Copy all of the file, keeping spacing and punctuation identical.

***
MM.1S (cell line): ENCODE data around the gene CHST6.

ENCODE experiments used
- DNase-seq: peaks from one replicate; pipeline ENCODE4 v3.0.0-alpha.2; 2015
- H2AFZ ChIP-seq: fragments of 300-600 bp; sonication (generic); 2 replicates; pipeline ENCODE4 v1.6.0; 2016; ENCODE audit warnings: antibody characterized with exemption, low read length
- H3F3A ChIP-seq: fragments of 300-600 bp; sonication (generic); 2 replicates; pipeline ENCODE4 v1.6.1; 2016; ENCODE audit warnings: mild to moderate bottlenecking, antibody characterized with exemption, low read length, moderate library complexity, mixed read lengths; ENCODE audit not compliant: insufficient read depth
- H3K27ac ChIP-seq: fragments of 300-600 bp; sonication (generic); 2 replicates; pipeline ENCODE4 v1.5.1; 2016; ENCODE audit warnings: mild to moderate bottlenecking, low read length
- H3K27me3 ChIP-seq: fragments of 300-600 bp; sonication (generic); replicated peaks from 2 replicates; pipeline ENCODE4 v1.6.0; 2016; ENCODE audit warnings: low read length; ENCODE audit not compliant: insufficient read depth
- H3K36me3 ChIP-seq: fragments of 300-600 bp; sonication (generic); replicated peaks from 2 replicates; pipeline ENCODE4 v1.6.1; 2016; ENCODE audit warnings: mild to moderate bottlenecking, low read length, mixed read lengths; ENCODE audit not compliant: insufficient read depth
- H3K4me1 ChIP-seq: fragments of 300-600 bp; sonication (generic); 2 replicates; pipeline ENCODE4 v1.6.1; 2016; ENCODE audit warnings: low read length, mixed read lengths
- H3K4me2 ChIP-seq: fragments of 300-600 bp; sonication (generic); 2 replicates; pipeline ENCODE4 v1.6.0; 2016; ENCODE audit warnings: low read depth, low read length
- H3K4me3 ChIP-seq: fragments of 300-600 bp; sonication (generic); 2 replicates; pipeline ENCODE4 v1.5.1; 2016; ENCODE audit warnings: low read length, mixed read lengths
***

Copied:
MM.1S (cell line): ENCODE data around the gene CHST6.

ENCODE experiments used
- DNase-seq: peaks from one replicate; pipeline ENCODE4 v3.0.0-alpha.2; 2015
- H2AFZ ChIP-seq: fragments of 300-600 bp; sonication (generic); 2 replicates; pipeline ENCODE4 v1.6.0; 2016; ENCODE audit warnings: antibody characterized with exemption, low read length
- H3F3A ChIP-seq: fragments of 300-600 bp; sonication (generic); 2 replicates; pipeline ENCODE4 v1.6.1; 2016; ENCODE audit warnings: mild to moderate bottlenecking, antibody characterized with exemption, low read length, moderate library complexity, mixed read lengths; ENCODE audit not compliant: insufficient read depth
- H3K27ac ChIP-seq: fragments of 300-600 bp; sonication (generic); 2 replicates; pipeline ENCODE4 v1.5.1; 2016; ENCODE audit warnings: mild to moderate bottlenecking, low read length
- H3K27me3 ChIP-seq: fragments of 300-600 bp; sonication (generic); replicated peaks from 2 replicates; pipeline ENCODE4 v1.6.0; 2016; ENCODE audit warnings: low read length; ENCODE audit not compliant: insufficient read depth
- H3K36me3 ChIP-seq: fragments of 300-600 bp; sonication (generic); replicated peaks from 2 replicates; pipeline ENCODE4 v1.6.1; 2016; ENCODE audit warnings: mild to moderate bottlenecking, low read length, mixed read lengths; ENCODE audit not compliant: insufficient read depth
- H3K4me1 ChIP-seq: fragments of 300-600 bp; sonication (generic); 2 replicates; pipeline ENCODE4 v1.6.1; 2016; ENCODE audit warnings: low read length, mixed read lengths
- H3K4me2 ChIP-seq: fragments of 300-600 bp; sonication (generic); 2 replicates; pipeline ENCODE4 v1.6.0; 2016; ENCODE audit warnings: low read depth, low read length
- H3K4me3 ChIP-seq: fragments of 300-600 bp; sonication (generic); 2 replicates; pipeline ENCODE4 v1.5.1; 2016; ENCODE audit warnings: low read length, mixed read lengths